RANGEL, IRMA LERMA (1931 ~ 2003). Irma Lerma Rangel, first Mexican American female legislator, was born on May 15, 1931, in the small South Texas town of Kingsville to Herminia L. Rangel and P.M. Rangel. At an early age, she developed a strong sense of compassion while realizing that some barriers to success must be broken. She also learned that an education, combined with hard work, usually led to success. Rangel graduated from Texas A&I University, now Texas A&M - Kingsville, and became a teacher. After teaching in South Texas, Venezuela and California, she elected to further her education into the next phase of her life.
In a time when a Hispanic woman with a college degree was rare, Rangel chose to pursue her lifelong dream of becoming an attorney. In 1969, her dream became a reality when she received her Juris Doctorate from St. Mary's University School of Law in San Antonio. She experienced a successful legal career as an assistant district attorney and private practitioner.
In 1976, Rangel became the first Mexican American woman elected to serve in the Texas House of Representatives. She immediately focused her efforts upon minority and educational issues. Her continued commitment to public service provided many opportunities for others to follow. Rangel served as the first female Mexican American committee chair of the House Higher Education Committee and the first, and only, woman to lead the Mexican American Legislative Caucus. Her legislative record reflects a sincere commitment and dedication that has left an indelible mark on the history of this great state.
Today, the Texas Legislature is comprised of fourteen minority woman legislators. During the 2001 Legislature, Representative Rangel assisted in passing a bill which created the first professional school in South Texas-a School of Pharmacy at Texas A&M - Kingsville. This year, Representative Rangel's name was associated, in part, to a legislative leadership program aimed at encouraging the involvement of young Hispanics in the Texas political process. This program provides undergraduate and graduate students from across Texas with an opportunity to gain first-hand experience by working in the Texas House of Representatives. By ensuring educational opportunities for all Texas children, her efforts have helped to create a Texas workforce that is reflective of the diversity of our state while providing additional opportunities to those students willing to work hard to achieve success. One such opportunity resulted from the passage of House Bill 588 in 1997. This landmark legislation requires state colleges and universities to automatically admit all students graduating in the top 10 percent of their high school class.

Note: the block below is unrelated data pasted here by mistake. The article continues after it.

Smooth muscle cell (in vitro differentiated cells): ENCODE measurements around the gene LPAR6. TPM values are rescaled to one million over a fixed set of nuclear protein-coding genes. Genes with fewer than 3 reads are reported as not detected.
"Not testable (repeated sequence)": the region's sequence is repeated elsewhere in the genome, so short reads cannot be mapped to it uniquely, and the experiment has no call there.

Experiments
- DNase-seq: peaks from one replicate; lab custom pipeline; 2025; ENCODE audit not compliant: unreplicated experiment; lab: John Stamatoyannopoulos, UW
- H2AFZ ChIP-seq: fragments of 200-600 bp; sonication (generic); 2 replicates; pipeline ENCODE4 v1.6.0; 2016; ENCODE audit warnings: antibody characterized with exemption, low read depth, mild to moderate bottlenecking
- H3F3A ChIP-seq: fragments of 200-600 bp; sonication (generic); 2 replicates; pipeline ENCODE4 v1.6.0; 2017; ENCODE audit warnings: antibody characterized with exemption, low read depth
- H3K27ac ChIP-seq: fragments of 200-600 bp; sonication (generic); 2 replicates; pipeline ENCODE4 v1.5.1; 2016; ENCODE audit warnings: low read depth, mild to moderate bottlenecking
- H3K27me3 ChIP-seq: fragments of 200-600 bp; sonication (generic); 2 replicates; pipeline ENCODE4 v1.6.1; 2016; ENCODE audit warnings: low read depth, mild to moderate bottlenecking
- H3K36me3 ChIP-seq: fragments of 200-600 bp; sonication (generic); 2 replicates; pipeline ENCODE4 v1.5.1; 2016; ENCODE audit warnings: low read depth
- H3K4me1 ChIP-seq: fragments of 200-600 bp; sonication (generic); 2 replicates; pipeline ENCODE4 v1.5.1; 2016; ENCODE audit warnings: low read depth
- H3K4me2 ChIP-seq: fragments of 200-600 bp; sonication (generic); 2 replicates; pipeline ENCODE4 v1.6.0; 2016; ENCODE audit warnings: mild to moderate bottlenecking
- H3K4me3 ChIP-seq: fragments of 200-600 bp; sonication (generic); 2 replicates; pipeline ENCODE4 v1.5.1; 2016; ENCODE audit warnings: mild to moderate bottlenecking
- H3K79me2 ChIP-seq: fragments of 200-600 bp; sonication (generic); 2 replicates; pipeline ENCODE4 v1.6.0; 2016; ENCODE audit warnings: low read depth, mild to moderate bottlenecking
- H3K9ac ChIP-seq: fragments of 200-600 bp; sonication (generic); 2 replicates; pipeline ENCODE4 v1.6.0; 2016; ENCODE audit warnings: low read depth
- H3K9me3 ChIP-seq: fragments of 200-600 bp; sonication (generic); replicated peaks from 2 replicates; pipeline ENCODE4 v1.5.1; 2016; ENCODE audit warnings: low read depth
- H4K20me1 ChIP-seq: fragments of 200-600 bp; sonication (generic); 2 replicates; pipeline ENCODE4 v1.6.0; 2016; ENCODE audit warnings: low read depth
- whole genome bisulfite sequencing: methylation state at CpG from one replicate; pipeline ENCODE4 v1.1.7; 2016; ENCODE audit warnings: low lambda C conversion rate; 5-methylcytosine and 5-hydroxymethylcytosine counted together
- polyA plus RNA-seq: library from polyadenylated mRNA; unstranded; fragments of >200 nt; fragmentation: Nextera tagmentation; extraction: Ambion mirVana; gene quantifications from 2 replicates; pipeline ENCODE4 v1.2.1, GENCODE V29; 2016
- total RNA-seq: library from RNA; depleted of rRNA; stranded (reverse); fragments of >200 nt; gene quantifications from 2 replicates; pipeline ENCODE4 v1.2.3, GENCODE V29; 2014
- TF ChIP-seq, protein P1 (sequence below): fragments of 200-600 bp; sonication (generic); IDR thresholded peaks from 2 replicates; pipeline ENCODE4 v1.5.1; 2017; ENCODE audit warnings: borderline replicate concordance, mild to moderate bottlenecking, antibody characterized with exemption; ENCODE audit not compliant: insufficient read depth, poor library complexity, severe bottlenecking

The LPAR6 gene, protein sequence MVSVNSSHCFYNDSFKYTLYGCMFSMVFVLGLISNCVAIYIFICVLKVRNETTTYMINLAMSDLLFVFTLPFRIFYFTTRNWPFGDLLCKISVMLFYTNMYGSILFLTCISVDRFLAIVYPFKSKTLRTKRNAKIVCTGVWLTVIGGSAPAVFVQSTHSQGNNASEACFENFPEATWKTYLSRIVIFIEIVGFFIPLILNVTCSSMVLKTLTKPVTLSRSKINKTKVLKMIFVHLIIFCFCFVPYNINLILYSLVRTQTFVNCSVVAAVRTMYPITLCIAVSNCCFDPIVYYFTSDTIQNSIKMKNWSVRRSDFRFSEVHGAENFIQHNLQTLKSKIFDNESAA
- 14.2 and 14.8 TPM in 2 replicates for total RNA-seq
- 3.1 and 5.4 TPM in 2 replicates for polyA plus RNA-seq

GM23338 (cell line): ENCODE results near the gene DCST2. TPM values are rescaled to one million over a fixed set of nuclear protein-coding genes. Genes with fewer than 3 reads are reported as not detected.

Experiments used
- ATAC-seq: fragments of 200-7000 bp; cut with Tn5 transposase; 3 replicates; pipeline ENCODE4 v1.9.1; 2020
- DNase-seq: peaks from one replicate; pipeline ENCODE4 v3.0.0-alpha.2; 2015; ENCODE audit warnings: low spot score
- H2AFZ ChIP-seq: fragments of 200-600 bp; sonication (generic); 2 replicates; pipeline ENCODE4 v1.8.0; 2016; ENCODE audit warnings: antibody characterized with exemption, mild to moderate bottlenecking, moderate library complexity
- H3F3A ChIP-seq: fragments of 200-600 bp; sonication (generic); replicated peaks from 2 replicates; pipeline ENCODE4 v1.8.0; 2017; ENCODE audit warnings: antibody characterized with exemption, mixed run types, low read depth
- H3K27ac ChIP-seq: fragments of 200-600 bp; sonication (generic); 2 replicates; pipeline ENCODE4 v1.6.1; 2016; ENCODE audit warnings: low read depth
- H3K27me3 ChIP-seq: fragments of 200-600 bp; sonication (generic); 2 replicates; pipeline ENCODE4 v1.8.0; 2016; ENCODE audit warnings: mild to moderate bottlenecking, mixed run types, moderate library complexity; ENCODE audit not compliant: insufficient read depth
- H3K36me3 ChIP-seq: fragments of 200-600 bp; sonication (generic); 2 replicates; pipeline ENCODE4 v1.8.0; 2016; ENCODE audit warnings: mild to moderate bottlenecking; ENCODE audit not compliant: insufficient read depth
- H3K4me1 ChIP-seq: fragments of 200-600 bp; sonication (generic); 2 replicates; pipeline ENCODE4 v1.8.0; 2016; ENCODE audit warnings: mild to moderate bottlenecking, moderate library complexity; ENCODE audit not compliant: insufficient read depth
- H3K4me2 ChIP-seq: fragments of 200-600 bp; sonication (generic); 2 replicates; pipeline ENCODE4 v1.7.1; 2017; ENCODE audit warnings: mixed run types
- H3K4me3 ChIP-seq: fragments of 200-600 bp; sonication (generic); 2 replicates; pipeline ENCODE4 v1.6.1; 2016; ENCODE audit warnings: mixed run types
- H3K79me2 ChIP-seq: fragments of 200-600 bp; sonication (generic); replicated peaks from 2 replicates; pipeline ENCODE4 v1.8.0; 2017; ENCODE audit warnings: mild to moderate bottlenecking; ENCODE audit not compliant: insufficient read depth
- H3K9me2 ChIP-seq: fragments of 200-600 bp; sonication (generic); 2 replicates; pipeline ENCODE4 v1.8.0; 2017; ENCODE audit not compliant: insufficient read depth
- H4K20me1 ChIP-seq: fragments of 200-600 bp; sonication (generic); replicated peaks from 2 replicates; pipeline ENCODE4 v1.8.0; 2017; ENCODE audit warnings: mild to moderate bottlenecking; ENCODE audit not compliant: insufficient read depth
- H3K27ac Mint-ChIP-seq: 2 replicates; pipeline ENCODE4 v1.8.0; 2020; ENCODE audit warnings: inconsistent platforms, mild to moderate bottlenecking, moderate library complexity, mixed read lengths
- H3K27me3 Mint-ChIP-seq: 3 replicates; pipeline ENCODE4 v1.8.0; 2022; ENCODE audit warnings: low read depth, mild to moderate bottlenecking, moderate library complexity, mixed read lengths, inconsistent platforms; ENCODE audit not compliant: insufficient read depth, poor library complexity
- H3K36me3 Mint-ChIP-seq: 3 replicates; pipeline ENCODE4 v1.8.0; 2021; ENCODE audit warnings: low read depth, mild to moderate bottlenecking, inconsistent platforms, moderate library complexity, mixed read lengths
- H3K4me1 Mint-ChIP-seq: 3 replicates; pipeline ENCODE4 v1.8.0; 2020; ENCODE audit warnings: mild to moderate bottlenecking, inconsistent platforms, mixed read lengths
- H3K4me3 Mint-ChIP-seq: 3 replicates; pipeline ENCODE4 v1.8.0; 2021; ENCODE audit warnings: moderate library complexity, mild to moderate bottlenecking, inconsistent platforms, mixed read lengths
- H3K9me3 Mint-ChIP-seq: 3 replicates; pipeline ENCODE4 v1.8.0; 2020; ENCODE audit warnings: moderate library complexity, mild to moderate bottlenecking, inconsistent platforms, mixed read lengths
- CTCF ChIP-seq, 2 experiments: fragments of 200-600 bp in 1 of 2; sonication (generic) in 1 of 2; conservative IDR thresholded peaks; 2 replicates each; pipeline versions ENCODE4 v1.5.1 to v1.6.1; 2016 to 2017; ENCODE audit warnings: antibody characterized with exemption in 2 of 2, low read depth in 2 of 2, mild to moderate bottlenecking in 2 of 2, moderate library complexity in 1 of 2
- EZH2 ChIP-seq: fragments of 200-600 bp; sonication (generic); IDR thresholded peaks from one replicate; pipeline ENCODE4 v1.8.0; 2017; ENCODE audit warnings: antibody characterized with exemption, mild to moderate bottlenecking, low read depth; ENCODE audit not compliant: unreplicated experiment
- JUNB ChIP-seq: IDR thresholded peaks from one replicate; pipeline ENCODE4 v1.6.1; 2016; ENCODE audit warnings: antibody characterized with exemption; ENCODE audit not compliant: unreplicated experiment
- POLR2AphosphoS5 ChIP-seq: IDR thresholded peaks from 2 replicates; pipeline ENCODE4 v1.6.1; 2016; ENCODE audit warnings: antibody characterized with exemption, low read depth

Representative Rangel passed away Tuesday, March 18, 2003, after an arduous and valiant battle with cancer. She was buried in the Texas State Cemetery three days later.
Information taken from obituary, Austin American-Statesman, Thursday, March 20, 2003.